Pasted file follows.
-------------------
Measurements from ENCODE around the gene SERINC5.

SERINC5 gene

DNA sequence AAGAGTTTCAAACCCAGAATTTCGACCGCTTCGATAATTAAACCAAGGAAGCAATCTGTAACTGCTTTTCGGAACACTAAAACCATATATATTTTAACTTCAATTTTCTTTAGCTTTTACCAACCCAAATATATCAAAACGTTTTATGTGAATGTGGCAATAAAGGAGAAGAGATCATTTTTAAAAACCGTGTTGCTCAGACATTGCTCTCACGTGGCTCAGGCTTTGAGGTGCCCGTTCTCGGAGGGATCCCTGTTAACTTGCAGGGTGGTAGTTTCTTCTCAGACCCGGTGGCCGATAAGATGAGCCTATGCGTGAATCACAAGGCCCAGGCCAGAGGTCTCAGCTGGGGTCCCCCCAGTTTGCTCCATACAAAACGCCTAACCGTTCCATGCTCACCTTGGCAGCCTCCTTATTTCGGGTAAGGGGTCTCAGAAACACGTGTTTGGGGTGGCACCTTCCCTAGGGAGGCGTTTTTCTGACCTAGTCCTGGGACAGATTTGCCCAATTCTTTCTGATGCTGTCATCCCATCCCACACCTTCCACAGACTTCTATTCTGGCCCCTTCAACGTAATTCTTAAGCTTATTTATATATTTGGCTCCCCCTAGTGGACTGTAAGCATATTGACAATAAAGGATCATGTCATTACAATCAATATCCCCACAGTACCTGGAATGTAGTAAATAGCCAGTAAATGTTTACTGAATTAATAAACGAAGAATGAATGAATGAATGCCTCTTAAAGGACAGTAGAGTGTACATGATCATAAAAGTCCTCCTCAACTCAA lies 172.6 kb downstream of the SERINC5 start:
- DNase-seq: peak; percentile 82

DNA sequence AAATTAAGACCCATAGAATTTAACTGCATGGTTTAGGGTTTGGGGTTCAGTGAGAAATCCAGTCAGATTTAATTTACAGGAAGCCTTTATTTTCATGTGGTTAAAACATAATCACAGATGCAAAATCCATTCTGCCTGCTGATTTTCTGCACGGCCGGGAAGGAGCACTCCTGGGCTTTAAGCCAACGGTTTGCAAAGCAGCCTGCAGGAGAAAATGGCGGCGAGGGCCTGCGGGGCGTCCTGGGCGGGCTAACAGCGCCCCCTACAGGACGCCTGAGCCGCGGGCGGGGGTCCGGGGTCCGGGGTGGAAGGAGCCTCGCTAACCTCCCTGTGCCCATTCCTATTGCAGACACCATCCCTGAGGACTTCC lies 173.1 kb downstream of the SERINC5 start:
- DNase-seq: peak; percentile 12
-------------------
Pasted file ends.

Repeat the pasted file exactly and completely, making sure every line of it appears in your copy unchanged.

Measurements from ENCODE around the gene SERINC5.

SERINC5 gene

DNA sequence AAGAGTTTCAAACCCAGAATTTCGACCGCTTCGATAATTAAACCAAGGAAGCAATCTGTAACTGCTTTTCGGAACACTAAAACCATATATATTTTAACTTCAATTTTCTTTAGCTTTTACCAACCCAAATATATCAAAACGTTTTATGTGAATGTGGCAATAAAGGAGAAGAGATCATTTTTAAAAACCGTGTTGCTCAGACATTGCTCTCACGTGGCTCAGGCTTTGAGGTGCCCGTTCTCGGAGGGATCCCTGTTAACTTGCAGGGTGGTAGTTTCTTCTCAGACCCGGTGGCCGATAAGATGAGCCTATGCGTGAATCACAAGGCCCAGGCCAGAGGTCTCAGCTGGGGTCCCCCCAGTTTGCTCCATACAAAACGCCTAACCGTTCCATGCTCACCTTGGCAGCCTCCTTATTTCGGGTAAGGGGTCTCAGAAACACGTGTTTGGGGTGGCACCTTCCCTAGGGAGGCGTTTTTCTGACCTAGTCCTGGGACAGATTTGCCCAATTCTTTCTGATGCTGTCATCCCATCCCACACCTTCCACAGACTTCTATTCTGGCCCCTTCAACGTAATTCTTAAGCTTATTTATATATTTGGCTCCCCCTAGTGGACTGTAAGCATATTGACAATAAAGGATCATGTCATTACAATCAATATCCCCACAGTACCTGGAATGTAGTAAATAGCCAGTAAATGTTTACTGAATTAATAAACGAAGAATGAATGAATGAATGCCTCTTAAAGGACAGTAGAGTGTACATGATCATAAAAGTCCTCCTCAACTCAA lies 172.6 kb downstream of the SERINC5 start:
- DNase-seq: peak; percentile 82

DNA sequence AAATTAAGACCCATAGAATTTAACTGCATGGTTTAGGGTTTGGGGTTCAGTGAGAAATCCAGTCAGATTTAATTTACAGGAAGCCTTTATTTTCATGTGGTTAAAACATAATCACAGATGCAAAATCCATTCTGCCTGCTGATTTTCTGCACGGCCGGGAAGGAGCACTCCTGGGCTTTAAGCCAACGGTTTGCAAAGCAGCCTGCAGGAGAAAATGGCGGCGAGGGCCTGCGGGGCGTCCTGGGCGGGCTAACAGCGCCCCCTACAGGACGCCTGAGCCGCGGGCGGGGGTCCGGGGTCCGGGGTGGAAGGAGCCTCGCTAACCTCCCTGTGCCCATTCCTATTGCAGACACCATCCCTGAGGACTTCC lies 173.1 kb downstream of the SERINC5 start:
- DNase-seq: peak; percentile 12